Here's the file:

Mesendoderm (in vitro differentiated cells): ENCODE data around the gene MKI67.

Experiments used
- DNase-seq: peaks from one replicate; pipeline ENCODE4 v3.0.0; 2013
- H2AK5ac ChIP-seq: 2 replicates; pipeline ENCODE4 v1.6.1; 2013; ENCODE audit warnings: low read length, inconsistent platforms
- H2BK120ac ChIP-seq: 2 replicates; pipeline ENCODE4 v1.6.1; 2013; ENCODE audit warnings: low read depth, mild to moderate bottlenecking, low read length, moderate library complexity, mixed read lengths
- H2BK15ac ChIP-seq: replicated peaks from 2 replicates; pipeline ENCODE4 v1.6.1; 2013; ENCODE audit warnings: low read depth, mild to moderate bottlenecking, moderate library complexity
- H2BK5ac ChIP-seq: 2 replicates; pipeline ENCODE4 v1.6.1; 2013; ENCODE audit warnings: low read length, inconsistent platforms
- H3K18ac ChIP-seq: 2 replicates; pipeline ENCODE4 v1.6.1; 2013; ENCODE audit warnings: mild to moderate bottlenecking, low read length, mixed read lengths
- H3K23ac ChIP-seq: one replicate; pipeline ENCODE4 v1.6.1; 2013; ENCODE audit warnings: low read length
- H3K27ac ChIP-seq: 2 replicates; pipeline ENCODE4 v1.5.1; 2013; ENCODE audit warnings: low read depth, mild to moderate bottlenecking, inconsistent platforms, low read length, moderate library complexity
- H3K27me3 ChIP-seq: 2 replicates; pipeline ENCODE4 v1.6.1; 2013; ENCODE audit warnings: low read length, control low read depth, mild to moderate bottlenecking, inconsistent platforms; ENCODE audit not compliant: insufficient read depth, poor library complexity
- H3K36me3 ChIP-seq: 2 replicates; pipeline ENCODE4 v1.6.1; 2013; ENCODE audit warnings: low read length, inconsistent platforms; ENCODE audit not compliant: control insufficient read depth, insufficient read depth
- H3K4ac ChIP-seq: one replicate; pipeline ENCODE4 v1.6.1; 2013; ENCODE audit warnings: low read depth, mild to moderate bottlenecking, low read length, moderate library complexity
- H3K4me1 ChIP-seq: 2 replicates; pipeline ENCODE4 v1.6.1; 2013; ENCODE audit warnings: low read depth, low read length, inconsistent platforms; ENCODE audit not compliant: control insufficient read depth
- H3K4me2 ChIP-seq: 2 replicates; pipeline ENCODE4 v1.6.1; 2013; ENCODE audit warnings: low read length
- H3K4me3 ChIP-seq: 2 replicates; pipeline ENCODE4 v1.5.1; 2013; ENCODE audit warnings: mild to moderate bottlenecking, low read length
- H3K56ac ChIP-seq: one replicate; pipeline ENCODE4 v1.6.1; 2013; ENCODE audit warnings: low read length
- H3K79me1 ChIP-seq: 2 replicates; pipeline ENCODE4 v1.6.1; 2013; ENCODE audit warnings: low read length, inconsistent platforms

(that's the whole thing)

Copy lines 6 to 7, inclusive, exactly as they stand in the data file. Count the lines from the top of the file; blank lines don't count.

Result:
- H2BK15ac ChIP-seq: replicated peaks from 2 replicates; pipeline ENCODE4 v1.6.1; 2013; ENCODE audit warnings: low read depth, mild to moderate bottlenecking, moderate library complexity
- H2BK5ac ChIP-seq: 2 replicates; pipeline ENCODE4 v1.6.1; 2013; ENCODE audit warnings: low read length, inconsistent platforms